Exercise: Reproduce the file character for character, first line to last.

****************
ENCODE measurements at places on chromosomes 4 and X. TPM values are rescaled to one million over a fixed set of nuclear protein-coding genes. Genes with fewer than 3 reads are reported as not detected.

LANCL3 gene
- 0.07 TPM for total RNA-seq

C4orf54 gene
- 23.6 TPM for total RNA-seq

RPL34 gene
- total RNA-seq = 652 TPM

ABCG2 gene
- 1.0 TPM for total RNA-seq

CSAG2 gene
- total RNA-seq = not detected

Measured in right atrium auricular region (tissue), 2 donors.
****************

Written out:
ENCODE measurements at places on chromosomes 4 and X. TPM values are rescaled to one million over a fixed set of nuclear protein-coding genes. Genes with fewer than 3 reads are reported as not detected.

LANCL3 gene
- 0.07 TPM for total RNA-seq

C4orf54 gene
- 23.6 TPM for total RNA-seq

RPL34 gene
- total RNA-seq = 652 TPM

ABCG2 gene
- 1.0 TPM for total RNA-seq

CSAG2 gene
- total RNA-seq = not detected

Measured in right atrium auricular region (tissue), 2 donors.